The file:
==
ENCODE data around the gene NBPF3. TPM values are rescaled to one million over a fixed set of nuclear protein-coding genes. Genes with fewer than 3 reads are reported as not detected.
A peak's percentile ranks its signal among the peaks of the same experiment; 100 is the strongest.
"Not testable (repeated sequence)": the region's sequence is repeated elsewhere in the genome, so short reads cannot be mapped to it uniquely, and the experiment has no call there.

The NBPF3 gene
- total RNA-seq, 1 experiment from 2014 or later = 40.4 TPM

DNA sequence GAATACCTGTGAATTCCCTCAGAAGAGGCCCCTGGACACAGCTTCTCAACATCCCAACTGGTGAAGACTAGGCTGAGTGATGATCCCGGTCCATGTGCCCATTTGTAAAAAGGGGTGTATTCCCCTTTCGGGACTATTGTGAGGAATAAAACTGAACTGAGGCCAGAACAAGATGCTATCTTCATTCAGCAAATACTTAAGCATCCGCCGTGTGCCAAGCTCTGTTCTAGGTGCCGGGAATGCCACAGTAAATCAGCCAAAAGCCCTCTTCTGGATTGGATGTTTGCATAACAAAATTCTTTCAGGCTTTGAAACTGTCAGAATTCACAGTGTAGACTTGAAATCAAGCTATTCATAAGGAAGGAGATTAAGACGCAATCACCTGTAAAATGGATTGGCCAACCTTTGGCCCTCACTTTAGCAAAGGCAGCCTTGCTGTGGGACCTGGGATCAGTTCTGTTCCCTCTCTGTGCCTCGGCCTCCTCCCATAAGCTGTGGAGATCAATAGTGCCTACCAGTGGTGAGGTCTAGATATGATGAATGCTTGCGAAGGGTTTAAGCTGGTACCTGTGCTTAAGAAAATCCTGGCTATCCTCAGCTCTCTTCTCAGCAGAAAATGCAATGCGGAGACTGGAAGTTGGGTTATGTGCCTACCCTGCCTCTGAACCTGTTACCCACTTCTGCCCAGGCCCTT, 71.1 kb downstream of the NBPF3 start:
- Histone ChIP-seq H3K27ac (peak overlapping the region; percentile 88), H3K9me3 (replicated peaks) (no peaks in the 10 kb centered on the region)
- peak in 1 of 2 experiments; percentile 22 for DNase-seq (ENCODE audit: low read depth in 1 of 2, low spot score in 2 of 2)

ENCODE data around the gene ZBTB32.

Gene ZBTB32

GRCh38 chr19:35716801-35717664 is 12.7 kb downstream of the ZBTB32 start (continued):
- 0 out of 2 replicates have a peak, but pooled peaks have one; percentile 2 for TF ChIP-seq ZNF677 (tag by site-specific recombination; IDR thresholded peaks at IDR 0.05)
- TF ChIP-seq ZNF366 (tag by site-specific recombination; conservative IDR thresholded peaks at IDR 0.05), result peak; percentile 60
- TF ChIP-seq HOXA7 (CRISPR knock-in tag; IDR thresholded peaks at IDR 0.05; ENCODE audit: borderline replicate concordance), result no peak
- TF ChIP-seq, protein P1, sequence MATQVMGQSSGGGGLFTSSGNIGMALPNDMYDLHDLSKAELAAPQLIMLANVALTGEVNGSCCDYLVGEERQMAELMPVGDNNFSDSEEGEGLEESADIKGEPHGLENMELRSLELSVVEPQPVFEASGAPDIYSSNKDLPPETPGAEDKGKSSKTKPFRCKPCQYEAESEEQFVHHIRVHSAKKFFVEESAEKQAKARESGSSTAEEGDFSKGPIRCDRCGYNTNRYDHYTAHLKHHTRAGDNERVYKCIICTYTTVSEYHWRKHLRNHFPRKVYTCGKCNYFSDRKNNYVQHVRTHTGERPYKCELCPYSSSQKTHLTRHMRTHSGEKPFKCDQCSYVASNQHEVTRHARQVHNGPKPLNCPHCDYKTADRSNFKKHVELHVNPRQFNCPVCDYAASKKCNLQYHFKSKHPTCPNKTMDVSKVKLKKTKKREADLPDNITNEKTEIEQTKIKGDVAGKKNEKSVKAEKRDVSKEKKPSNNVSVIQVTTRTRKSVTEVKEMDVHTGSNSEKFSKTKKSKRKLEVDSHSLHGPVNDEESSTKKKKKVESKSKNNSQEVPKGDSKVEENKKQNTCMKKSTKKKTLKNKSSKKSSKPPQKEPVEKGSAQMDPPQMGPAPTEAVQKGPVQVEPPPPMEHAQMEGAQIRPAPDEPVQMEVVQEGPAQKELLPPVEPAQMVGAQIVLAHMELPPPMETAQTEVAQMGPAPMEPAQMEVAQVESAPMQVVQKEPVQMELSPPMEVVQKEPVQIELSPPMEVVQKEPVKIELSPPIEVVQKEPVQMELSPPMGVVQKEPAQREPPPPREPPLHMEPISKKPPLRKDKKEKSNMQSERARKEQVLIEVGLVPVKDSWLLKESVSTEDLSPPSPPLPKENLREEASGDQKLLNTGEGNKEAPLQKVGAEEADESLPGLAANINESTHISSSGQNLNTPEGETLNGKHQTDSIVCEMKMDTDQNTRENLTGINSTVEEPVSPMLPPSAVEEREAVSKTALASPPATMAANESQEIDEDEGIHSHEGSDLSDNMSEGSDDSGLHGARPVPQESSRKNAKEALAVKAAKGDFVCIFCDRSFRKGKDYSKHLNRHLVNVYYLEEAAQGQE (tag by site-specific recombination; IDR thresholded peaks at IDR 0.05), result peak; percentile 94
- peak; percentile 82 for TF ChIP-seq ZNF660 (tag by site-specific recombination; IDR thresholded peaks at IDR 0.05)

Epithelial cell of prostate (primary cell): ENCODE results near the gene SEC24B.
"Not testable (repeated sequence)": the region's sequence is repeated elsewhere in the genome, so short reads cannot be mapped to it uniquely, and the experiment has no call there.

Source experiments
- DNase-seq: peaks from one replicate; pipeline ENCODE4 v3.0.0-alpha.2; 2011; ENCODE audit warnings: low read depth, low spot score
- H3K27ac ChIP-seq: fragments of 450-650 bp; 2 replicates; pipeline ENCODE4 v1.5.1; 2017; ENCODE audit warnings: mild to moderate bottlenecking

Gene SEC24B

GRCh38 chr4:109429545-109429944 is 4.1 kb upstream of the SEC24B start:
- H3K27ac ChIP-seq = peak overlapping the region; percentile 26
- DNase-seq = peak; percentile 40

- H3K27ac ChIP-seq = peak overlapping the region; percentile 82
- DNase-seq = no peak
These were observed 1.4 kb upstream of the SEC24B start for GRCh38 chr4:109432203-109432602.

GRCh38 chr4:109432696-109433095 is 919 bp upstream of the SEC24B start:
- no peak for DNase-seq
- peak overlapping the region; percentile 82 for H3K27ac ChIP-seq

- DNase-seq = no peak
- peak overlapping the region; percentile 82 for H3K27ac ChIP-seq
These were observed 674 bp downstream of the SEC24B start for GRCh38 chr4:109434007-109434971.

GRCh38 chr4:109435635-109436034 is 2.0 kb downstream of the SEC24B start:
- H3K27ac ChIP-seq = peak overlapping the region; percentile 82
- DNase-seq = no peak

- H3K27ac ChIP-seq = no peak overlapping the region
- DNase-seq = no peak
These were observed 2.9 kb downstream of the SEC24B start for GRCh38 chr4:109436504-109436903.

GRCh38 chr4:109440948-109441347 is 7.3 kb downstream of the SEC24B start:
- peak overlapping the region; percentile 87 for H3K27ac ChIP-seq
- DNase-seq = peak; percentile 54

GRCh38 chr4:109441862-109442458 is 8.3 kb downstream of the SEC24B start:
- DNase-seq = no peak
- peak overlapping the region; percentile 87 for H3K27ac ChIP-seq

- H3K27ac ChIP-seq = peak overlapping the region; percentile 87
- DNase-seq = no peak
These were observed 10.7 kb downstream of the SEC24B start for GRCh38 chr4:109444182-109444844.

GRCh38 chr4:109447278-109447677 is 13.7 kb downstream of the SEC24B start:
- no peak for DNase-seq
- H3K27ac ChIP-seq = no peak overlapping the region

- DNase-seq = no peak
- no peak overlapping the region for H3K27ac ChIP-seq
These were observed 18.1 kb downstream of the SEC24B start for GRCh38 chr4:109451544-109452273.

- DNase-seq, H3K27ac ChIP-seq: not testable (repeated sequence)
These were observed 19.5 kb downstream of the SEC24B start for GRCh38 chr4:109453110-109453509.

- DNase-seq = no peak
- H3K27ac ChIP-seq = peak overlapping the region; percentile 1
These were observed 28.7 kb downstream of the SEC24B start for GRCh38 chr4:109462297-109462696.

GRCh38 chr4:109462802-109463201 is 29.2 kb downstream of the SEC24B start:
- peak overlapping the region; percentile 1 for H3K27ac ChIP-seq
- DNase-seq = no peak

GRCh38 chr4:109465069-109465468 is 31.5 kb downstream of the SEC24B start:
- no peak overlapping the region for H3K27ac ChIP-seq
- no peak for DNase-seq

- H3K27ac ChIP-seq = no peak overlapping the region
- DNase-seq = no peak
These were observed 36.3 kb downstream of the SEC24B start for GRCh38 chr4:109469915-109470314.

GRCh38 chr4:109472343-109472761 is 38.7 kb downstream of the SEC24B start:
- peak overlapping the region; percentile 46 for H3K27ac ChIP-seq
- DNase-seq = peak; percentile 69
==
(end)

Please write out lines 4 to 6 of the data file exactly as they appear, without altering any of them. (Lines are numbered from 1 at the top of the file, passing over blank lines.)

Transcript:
The NBPF3 gene
- total RNA-seq, 1 experiment from 2014 or later = 40.4 TPM

DNA sequence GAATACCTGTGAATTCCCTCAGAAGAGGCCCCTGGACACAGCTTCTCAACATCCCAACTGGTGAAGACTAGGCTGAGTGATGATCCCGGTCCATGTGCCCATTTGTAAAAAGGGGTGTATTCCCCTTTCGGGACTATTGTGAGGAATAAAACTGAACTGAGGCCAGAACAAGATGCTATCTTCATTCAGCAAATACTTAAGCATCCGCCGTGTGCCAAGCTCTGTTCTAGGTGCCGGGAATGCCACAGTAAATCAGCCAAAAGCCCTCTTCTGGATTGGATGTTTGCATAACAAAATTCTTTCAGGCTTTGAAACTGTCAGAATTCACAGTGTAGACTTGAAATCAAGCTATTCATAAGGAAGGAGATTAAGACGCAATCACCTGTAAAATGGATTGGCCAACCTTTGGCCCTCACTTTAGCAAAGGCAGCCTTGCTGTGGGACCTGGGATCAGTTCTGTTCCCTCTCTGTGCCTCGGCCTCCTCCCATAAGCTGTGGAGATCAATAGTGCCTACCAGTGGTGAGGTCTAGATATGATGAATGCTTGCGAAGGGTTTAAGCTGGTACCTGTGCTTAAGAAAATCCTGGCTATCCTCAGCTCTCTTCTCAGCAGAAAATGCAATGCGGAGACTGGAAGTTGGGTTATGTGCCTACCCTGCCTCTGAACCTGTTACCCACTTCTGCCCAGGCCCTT, 71.1 kb downstream of the NBPF3 start: